Today we interviewed three students who successfully passed the JLPT N2 test held in December 2016, and they unveiled their experiences. We hope this can be a reference for you all.
Students (when they took the test, they were one level down):
Ezequiel (Spain), now in level 8
Charlotte (UK), now in level 8
Mayeul (France), now in level 7
Main contents discussed
1. How was the test?
The listening was pretty difficult. Rather than daily conversation there were many conversations based on working situations, and it was hard to catch the formal speech. In the last exercise, called "synthetic comprehension", the conversation is long, therefore it's fundamental to take notes.
When did you actually start to prepare for the N2?
The actual preparation for the test started three months before it, but it was stressful. It would have been better to start to study for it half a year before, in level 5. Especially concerning learning the vocabulary, starting three months before is too late.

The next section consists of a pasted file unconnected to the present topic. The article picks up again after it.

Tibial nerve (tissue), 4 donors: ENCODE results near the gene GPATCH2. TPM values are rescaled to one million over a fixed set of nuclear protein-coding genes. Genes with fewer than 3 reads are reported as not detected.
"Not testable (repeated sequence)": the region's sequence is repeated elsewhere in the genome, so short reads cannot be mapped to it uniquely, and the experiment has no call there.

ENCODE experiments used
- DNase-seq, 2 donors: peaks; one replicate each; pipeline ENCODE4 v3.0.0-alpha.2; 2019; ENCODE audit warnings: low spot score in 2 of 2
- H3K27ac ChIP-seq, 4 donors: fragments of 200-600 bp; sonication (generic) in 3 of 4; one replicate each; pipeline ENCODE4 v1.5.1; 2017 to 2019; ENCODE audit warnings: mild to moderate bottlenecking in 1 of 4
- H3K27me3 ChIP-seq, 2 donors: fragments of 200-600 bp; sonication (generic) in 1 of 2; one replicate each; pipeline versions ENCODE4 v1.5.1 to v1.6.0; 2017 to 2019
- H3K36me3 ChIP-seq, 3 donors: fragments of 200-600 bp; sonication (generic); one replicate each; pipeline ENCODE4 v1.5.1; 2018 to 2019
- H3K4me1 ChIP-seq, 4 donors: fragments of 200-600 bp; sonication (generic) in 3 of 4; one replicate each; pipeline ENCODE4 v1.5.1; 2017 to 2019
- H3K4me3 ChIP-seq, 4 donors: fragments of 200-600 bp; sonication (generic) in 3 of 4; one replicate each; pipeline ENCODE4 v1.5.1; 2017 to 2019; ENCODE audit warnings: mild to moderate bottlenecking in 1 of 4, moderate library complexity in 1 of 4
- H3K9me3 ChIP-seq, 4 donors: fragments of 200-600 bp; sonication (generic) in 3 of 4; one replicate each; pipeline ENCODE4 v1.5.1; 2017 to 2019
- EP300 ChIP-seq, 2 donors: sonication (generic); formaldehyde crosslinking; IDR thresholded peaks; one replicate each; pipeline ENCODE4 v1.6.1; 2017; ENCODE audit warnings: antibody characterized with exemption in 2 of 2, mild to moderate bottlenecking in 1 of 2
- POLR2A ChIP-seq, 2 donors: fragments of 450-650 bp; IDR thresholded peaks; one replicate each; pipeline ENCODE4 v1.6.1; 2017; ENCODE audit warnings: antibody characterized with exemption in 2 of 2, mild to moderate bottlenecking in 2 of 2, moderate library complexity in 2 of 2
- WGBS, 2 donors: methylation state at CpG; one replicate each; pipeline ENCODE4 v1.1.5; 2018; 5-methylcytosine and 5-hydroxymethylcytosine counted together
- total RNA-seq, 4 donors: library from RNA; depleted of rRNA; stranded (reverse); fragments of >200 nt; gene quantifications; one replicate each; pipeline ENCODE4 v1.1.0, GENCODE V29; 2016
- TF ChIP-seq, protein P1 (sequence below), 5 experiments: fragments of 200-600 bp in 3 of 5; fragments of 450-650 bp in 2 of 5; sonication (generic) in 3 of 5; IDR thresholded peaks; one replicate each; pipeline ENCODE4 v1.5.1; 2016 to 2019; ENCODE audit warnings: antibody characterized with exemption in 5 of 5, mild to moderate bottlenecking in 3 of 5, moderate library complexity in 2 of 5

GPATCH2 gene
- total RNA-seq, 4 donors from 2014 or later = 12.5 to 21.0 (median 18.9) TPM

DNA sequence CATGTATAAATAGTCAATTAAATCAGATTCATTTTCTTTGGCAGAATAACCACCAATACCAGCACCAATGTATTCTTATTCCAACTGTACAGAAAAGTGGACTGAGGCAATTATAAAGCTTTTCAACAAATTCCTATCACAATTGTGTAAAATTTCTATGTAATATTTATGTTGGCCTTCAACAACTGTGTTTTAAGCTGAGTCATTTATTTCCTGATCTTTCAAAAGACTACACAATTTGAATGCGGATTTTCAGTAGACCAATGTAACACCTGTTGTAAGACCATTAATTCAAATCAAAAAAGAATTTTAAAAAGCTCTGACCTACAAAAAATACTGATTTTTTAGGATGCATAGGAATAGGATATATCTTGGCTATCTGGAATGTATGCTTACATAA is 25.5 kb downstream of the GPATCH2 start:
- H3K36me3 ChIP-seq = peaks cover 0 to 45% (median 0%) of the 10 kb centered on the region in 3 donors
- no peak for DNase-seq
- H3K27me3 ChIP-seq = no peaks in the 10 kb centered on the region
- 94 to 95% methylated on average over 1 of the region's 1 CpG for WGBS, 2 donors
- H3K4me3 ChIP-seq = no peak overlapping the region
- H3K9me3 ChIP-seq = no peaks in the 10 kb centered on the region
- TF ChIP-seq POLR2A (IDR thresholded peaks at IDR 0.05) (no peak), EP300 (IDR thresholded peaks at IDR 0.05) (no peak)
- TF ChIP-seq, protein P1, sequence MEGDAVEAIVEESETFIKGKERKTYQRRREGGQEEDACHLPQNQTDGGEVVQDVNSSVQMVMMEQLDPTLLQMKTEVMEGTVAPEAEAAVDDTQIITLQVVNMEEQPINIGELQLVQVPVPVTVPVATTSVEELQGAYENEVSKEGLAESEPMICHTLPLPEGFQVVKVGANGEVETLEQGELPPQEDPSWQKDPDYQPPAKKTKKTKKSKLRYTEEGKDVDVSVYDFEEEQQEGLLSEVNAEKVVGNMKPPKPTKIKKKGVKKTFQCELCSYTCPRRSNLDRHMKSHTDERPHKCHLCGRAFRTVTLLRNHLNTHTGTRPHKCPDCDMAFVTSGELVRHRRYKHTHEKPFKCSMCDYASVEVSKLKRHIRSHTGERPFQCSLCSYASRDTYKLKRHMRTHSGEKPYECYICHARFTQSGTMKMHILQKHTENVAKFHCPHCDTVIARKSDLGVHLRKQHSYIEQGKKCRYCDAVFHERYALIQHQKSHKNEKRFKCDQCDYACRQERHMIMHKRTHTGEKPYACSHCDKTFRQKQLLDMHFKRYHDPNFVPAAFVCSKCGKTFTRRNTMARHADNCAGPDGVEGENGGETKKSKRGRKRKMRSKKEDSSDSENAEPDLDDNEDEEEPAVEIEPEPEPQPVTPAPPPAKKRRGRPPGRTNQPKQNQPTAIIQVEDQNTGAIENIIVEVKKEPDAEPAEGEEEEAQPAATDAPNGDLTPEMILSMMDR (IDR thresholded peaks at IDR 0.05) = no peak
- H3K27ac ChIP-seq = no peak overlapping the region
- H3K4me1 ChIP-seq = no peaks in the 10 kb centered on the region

3. How did you study?
Preparing lists of vocabulary and grammar rules reviewable everywhere, at any time. As it is obvious that kanji we never studied will appear in the test, it's nice to practice guessing the meaning. It's also recommended to buy and study from other books, added to the textbooks we use during classes.
4. Do you have any tip to deal with the reading comprehension, a weak point for those students who don't use kanji in their languages?
First of all, properly understand the questions. In the short texts, search for where the reply is written. In medium-long texts, the order of the questions corresponds to the text's paragraphs, so you can look for answers one after the other. Anyway, it's important to get used to solving several reading comprehension exercises.
5. How did you find N2 classes at KAI?
They were useful, but I'd like them to be offered to students all year round. I liked the fact that the contents of the afternoon optional classes were different from the morning classes. This was probably the time in which we got used to the patterns of the exercises, and to guess the meaning of kanji and vocabulary.
6. Any advise for students in the intermediate levels (if I could go back to level 4-5...)
Vocabulary is the key point. You had better start learning it early on. Not only kanji classes, but also the vocabulary in the textbooks is fundamental. Even studying 15 minutes a day is ok, so just start. Then, you may want to try the N2 test ahead of time. Doing so you can look at the day of the real test without feeling stressed (it really was like this). You know, you don't get nervous for the practice tests in class.